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I have some questions about how a string can be divided into pieces according to the pumping lemma. I am learning from Michael Sipser’s book Introduction to the Theory of Computation, 3rd Edition. He states the pumping lemma as follows.

Pumping lemma If $A$ is a regular language, then there is a number $p$ (the pumping length) where if $s$ is any string in $A$ of length at least $p$, then $s$ may be divided into three pieces, $s = xyz$, satisfying the following conditions:

  1. for each $i≥0, xy^i z∈A$,
  2. $|y|>0$,
  3. and $|xy|≤p$.

Sipser says that when $s$ is divided into $xyz$, either $x$ or $z$ may be $ε$, but not $y$ (condition 2).

He provides an example to show how the pumping lemma can be used to prove that the following language $B$ is not regular.

Let $B=\{0^n 1^n | ≥ 0\}$.

It is a proof by contradiction. He assumes $B$ is regular and presents three cases to show that it is not. In each case he splits a string $s$ from $B$ into $xyz$ in a different way. He chooses $s$ to be the string $0^p1^p$. In one case, Sipser lets $y$ consist only of 0s. Here are my questions:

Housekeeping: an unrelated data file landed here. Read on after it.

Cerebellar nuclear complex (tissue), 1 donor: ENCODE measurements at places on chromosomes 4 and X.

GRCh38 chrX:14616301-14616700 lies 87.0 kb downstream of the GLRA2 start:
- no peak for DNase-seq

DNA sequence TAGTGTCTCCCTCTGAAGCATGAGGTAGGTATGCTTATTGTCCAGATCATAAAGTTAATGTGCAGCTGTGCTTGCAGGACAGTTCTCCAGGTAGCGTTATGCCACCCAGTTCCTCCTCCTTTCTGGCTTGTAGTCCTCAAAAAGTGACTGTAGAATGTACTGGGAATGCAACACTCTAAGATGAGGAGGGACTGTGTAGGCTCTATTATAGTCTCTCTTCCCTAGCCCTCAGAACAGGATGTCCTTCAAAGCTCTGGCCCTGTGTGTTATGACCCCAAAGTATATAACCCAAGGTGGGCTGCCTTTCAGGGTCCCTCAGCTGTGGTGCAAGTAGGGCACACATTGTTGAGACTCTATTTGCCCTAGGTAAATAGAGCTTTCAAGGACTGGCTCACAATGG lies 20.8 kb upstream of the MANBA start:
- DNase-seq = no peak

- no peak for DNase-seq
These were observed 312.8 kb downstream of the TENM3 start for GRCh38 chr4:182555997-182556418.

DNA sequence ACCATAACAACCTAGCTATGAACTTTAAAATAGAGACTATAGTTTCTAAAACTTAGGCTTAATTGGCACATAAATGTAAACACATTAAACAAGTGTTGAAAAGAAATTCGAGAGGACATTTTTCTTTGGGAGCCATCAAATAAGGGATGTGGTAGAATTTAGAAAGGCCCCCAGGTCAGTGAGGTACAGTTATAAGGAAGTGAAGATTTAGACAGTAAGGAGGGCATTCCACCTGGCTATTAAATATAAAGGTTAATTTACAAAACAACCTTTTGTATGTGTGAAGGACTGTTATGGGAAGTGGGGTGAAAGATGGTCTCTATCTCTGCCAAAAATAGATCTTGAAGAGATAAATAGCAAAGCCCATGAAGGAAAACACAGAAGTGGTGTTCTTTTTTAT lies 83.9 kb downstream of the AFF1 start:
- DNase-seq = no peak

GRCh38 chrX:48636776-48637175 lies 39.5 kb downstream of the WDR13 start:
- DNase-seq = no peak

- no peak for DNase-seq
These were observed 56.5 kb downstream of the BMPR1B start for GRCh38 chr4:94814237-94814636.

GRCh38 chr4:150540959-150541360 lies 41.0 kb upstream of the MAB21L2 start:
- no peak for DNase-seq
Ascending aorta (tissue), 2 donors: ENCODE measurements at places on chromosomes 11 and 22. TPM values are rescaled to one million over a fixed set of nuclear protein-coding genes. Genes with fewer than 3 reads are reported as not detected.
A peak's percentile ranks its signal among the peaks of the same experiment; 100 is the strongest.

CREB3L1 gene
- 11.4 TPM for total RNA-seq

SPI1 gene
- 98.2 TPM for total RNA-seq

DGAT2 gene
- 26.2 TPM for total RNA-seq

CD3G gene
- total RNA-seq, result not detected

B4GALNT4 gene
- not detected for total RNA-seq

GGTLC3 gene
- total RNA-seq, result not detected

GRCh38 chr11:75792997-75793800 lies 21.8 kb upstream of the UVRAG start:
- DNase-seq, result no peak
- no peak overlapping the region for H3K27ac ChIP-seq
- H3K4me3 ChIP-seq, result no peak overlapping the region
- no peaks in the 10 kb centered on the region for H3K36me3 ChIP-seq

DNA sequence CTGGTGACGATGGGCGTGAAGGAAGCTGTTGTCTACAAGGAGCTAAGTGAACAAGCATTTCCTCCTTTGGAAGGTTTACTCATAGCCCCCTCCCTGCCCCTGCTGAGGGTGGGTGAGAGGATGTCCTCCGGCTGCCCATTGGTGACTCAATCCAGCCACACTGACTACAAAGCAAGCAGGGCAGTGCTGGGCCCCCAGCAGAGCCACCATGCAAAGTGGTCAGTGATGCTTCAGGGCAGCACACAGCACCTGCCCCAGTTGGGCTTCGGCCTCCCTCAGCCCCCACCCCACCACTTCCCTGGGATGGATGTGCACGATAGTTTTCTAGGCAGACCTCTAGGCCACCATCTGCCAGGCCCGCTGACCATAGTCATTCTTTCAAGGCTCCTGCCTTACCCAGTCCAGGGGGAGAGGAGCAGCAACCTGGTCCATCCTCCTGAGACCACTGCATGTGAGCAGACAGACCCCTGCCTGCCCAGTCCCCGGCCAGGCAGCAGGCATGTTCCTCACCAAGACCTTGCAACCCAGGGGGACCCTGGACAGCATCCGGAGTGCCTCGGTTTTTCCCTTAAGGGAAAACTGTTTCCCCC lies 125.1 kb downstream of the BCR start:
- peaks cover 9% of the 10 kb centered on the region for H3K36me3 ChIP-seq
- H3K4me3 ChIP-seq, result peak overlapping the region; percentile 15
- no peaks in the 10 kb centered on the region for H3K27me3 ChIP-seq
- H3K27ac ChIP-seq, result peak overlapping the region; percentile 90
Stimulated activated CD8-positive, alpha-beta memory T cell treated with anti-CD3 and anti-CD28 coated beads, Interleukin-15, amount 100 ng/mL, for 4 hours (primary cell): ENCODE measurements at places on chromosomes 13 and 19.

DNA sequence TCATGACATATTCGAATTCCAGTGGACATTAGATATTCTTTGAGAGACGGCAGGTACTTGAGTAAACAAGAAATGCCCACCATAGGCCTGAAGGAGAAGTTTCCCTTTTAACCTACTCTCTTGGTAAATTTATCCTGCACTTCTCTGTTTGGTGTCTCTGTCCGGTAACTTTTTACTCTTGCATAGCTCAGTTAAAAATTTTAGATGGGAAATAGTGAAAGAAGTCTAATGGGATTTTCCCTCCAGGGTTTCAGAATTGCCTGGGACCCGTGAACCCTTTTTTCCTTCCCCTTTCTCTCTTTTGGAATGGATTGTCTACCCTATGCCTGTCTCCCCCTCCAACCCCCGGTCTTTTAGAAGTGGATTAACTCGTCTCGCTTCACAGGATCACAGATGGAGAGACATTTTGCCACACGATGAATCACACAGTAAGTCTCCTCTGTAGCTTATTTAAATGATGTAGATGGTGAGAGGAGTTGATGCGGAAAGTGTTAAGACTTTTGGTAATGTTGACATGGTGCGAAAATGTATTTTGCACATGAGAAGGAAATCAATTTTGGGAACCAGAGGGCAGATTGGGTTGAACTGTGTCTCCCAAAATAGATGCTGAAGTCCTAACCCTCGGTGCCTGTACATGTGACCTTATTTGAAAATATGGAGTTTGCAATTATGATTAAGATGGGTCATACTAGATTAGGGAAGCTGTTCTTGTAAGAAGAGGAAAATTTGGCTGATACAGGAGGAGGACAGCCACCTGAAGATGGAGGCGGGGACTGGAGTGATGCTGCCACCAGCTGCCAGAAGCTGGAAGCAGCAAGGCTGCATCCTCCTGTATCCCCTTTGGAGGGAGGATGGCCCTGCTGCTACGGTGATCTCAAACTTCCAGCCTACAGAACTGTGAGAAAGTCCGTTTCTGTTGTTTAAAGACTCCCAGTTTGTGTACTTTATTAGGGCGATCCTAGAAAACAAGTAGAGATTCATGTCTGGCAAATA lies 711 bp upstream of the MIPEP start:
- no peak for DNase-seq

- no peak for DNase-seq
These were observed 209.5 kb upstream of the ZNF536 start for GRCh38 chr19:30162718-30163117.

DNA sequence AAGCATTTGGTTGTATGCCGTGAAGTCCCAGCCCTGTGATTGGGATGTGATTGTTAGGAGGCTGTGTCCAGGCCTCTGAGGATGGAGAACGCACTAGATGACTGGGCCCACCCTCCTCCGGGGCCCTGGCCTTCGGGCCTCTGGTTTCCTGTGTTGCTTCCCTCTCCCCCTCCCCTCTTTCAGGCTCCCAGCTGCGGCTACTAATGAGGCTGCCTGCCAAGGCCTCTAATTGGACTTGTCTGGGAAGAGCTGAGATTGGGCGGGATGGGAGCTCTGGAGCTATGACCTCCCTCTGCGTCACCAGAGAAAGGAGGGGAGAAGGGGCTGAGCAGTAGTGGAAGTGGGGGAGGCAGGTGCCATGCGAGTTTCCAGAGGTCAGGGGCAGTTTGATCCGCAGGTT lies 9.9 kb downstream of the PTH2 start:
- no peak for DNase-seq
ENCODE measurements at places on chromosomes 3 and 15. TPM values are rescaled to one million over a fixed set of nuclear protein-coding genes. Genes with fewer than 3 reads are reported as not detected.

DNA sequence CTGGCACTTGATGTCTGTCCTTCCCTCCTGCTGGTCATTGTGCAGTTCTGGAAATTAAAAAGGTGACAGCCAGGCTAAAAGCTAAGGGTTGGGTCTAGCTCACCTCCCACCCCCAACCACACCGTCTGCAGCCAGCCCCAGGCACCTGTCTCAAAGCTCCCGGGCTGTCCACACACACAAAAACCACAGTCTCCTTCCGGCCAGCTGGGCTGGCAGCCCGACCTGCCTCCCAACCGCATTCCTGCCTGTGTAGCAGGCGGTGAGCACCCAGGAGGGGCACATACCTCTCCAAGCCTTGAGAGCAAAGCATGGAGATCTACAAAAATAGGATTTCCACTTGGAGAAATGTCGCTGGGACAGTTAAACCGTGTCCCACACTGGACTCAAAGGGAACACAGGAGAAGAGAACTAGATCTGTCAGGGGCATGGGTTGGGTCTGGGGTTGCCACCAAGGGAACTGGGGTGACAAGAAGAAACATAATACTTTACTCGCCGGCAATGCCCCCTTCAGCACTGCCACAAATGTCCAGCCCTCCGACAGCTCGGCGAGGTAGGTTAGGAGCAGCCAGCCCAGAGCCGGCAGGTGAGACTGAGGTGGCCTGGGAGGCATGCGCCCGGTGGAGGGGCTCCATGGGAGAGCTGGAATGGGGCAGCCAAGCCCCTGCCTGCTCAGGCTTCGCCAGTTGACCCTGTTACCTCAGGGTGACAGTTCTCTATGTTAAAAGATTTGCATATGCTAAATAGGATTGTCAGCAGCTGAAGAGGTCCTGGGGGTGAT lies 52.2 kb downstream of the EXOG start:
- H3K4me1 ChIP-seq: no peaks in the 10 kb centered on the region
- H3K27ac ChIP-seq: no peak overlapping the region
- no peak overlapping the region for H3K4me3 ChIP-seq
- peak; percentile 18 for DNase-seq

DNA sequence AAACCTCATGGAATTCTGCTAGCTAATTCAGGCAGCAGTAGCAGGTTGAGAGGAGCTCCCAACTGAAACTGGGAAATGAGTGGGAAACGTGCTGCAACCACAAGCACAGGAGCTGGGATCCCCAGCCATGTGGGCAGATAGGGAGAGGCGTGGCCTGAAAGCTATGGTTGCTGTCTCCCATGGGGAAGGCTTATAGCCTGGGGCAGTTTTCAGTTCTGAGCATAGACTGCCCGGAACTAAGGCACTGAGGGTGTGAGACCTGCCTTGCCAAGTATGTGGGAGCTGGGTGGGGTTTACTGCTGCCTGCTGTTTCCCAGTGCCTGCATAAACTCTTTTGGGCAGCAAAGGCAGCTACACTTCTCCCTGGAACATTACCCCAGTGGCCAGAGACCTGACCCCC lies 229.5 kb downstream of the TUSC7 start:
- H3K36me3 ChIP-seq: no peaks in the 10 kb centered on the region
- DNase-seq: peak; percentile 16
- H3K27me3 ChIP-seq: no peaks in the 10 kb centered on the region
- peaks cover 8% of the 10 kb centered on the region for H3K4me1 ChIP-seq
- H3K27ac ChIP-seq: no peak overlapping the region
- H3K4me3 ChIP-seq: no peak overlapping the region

1. In this case, is it possible for $y$ to consist of $p$ 0s and for $x$ to be the empty string if $|xy|≤p$ (condition 3)?
  2. If so, do you agree that a case can be presented where $s$ is divided into $xyz$ such that $x=ε,y=0^p,z=1^p$?
  3. If so, do you agree that the string $xyyz$ contains more 0s than 1s?
  4. If so, do you agree that the string $xyyz$ is not in B?

I would greatly appreciate if you could answer all the questions in a numbered list format.

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1 Answer 1

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Here is the answer.

  1. Yes.
  2. Yes.
  3. Yes.
  4. Yes.
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  • $\begingroup$ @billiam, were you expecting more detail in an answer? There is little room to add more detail to your clear and detailed question. $\endgroup$
    – John L.
    Nov 9, 2021 at 16:53
  • $\begingroup$ @JohnL. Your answer is fine, thank you. $\endgroup$
    – billiam
    Nov 9, 2021 at 16:58

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